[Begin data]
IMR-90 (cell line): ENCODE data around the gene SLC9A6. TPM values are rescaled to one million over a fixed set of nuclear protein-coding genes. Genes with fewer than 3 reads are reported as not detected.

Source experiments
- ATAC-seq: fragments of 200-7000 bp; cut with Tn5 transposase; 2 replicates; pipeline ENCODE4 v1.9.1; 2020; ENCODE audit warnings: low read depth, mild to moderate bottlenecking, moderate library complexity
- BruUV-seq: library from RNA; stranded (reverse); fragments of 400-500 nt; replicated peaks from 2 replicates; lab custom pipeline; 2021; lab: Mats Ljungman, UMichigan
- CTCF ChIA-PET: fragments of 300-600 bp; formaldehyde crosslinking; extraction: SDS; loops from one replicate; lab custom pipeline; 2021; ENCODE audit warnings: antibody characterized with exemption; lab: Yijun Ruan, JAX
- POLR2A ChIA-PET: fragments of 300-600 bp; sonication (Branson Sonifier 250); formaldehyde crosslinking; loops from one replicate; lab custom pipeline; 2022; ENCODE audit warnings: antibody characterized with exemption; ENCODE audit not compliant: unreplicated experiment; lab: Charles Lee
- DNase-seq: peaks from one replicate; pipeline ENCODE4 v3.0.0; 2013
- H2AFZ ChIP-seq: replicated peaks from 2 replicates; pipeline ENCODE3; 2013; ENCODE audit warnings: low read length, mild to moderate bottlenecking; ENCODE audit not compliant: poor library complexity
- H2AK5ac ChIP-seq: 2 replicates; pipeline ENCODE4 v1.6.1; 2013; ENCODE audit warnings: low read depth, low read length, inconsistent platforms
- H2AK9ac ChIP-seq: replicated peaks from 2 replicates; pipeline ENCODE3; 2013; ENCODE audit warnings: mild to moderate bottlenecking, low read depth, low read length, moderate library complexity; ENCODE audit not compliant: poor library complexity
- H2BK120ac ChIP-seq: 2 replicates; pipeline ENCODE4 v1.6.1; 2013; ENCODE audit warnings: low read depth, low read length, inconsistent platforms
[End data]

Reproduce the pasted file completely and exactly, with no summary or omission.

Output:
IMR-90 (cell line): ENCODE data around the gene SLC9A6. TPM values are rescaled to one million over a fixed set of nuclear protein-coding genes. Genes with fewer than 3 reads are reported as not detected.

Source experiments
- ATAC-seq: fragments of 200-7000 bp; cut with Tn5 transposase; 2 replicates; pipeline ENCODE4 v1.9.1; 2020; ENCODE audit warnings: low read depth, mild to moderate bottlenecking, moderate library complexity
- BruUV-seq: library from RNA; stranded (reverse); fragments of 400-500 nt; replicated peaks from 2 replicates; lab custom pipeline; 2021; lab: Mats Ljungman, UMichigan
- CTCF ChIA-PET: fragments of 300-600 bp; formaldehyde crosslinking; extraction: SDS; loops from one replicate; lab custom pipeline; 2021; ENCODE audit warnings: antibody characterized with exemption; lab: Yijun Ruan, JAX
- POLR2A ChIA-PET: fragments of 300-600 bp; sonication (Branson Sonifier 250); formaldehyde crosslinking; loops from one replicate; lab custom pipeline; 2022; ENCODE audit warnings: antibody characterized with exemption; ENCODE audit not compliant: unreplicated experiment; lab: Charles Lee
- DNase-seq: peaks from one replicate; pipeline ENCODE4 v3.0.0; 2013
- H2AFZ ChIP-seq: replicated peaks from 2 replicates; pipeline ENCODE3; 2013; ENCODE audit warnings: low read length, mild to moderate bottlenecking; ENCODE audit not compliant: poor library complexity
- H2AK5ac ChIP-seq: 2 replicates; pipeline ENCODE4 v1.6.1; 2013; ENCODE audit warnings: low read depth, low read length, inconsistent platforms
- H2AK9ac ChIP-seq: replicated peaks from 2 replicates; pipeline ENCODE3; 2013; ENCODE audit warnings: mild to moderate bottlenecking, low read depth, low read length, moderate library complexity; ENCODE audit not compliant: poor library complexity
- H2BK120ac ChIP-seq: 2 replicates; pipeline ENCODE4 v1.6.1; 2013; ENCODE audit warnings: low read depth, low read length, inconsistent platforms